Sunday, October 30, 2016

Skunked Again ... or... More Skunk Drama

The wayward skunk post of three weeks ago should have had a "Chapter 1" designation.  Chapter 2 occurred this past Monday.  I was out early and took the dogs to the shop to give them their breakfast.  They usually romp around a bit in the dark and then join me but that morning Mickey didn't show up right away.  I readied the kibble then went to the door to call him.  He came from down the pole barn - and the ODOR came with him... this had to be the most offensive olfactory assault that I have ever endured.  Words cannot describe how truly awful it was.  I had to go outside for unfouled air, leaving the dogs to dine unattended (the dogs must be supervised while in the shop because there are too many things that they can get into - some potentially harmful, others merely disgusting - like the cats' litter boxes - what is it with dogs and cat poo??? Gross!).

So later that evening after dark, while closing up the winter coop I discovered the striped offender trespassing in the coop-yard.  Since Kevin wasn't home, I called Rollie and he came down to our place.  End of the line for that varmint.  I feel kind of bad about it but we just can't have a skunk taking up residence.

Looks guilty doesn't he?  Both of the dogs had to spend Monday night outside but the smell actually went away pretty quickly.  

Speaking of the winter coop, changes there.  A dozen of my older hens have joined the pullets there - they are the keepers -and the rest of the hens and a couple of young roosters have gone to the freezer.  We reluctantly sent the turkeys with them.  It's really been interesting and fun to raise them, but after all, that is why we had them in the first place. They didn't go without a fuss either; Rollie actually had to go on the roof of the coop with a fishing net to catch one of them, while another flew off into the darkness of the back yard.  It was a bit of a hunt in the dark but Rollie was the one to catch than one too.

Four of the keepers.  Some of them look pretty scruffy but that is because they are molting.  They will be beautiful again soon. It's kind of funny how the older birds go to "bed" earlier than the young ones - just like us people!
Hunting season is almost upon us.  I heard Kevin humming the other day - I am pretty sure it was "It's the Most Wonderful Time of the Year...".  And Ranger certainly thinks so.  He and Forest moved in with the does today.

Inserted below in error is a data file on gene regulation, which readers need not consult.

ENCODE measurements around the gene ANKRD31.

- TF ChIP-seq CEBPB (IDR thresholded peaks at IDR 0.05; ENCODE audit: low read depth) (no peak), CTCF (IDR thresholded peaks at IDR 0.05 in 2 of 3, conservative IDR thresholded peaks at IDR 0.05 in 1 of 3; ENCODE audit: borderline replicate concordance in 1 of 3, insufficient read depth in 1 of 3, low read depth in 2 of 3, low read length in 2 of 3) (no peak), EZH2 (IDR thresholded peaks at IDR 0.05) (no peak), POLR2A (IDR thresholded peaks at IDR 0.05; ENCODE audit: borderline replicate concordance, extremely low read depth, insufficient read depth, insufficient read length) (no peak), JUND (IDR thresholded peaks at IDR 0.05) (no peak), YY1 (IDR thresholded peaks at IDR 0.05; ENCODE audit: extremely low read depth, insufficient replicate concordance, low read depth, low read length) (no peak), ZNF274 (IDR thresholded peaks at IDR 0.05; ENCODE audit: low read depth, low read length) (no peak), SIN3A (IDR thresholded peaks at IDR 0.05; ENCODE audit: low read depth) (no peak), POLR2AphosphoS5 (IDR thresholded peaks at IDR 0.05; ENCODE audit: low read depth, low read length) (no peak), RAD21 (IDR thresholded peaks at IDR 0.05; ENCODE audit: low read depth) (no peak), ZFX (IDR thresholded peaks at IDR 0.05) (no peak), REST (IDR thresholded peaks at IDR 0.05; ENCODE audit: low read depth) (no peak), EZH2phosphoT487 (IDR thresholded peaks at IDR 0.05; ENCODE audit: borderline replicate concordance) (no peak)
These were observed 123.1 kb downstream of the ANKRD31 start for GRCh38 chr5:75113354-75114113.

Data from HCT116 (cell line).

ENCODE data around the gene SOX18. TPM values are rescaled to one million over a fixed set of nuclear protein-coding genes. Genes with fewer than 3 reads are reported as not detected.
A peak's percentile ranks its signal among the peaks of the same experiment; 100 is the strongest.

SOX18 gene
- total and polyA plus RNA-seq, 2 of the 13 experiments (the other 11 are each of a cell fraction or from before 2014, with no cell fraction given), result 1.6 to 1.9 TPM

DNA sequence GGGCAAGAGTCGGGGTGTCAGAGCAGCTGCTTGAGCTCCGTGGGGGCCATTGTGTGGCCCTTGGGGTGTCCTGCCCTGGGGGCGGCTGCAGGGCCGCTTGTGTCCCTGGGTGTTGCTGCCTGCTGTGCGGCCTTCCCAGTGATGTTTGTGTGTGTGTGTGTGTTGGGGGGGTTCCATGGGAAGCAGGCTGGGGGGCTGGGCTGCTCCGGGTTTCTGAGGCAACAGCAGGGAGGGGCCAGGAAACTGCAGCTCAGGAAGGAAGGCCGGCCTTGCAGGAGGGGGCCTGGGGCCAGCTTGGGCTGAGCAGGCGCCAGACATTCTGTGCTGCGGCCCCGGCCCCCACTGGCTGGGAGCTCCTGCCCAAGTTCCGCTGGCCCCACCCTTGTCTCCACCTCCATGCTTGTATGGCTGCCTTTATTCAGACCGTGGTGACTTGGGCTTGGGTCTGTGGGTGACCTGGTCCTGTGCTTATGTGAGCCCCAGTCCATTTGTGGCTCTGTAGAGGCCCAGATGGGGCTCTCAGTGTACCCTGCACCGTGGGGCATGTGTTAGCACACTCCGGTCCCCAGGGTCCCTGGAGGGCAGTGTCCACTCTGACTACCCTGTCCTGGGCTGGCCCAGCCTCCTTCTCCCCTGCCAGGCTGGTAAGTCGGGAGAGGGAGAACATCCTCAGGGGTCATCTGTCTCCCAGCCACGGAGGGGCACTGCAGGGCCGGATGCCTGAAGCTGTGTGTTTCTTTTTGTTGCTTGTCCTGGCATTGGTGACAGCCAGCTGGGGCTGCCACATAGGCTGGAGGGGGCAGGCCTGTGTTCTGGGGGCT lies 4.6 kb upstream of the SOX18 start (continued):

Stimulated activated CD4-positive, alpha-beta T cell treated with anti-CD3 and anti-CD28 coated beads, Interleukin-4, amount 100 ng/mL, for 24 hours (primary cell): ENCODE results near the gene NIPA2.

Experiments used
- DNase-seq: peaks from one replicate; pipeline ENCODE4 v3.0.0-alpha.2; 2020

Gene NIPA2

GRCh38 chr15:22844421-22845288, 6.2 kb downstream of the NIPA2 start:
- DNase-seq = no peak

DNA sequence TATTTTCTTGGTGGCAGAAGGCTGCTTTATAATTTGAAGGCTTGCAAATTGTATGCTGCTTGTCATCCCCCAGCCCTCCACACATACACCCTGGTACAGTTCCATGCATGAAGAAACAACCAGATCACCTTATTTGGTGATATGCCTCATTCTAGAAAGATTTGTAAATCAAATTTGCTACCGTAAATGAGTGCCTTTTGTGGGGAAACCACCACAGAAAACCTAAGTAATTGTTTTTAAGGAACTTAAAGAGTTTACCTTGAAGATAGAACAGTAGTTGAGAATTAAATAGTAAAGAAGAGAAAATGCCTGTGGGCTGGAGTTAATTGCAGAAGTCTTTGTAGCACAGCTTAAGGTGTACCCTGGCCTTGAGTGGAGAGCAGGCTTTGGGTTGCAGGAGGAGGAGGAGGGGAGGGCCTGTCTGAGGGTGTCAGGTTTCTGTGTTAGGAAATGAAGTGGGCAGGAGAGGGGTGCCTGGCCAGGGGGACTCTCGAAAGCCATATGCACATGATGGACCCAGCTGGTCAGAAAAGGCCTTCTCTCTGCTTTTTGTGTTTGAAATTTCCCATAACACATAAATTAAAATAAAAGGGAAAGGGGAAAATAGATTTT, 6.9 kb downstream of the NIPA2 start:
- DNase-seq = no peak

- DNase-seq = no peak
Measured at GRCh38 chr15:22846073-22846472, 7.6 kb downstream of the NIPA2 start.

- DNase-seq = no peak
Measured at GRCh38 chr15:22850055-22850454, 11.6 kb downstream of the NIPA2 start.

I am pretty certain that  post next week will be about deer hunting - hopefully no Chapter 3 to the Skunk Saga.   Until then, be well friends.

Sunday, October 23, 2016

Great Goat News!

If you are a regular reader of this blog, you may recall that we experienced some sad and worrisome health issues with the does this summer.  We lost our Daisy, probably to some kind of parasite and when Echo and Vinca began losing weight and then Vinca wasn't eating, it was pretty scary.  Two rides to the vet and several different wormers later, things are better. 

Vinca's last blood test was poor; there was a possibility of permanent liver damage.   She had to put up with another blood draw last Sunday (thank you so much Beth!) and we got a good report back from the vet - her blood counts are much better.  She is healthy and we can go ahead with breeding her this fall.  Happy Dance!  
Beautiful Vinca enjoying some Brussels sprout leaves

In other goat news, there has been another escape by the lads.  We reacted by putting an electric strand between the lad's paddock and the winter coop-yard (this fence apparently is climbable if you are a sufficiently motivated goat) and Forest has moved in with the does. 

Vinca is not thrilled with this arrangement.

The does' milk production continues to decline, which is the normal course of things this time of year.  Pretty much all of the the milk is now going for yogurt, kefir, soap, and cheese. 

Anticipation is growing for deer hunting season - less than two weeks away now I think (Kevin could probably tell you how many hours).  A lot of time this weekend was spent on deer stands and other preparations - not by me - I just stay out of the way.

Anyway, you will be hearing more about that soon.  Until then, be well.

Sunday, October 16, 2016

Another busy week of course, but at least no wandering critters!

News from the coop - I haven't introduced our new rooster - meet Rubio!

Rubio is a replacement for Diego who in August lost his good manners and consequently his head. He was due to retire anyway as I needed to bring in some new blood for my breeding plan..  Rubio is a Buckeye and will bring some good qualities to future generations of "Ole Lake Reds". 

The turkeys are continually entertaining us - now the fellows are doing that poofy thing - trying to impress the one hen I guess.  It's interesting how their heads turn blue when they do that, then when they stop, their normal color returns.
 A couple other pictures:
Ranger, still in bachelor quarters for a couple more weeks

A piggy portrait

Hunting readiness report:  Kevin has been spending a lot of the weekend time out in the woods getting ready for what he thinks is the best time of the year.  The logging roads have been cleared and trails trimmed and the stands ready to be put up next weekend. 

This is the view down the road to Rollie's platform stand, which of course is different than his opening day stand.  A person can't have only one stand!

Until next week, be well everyone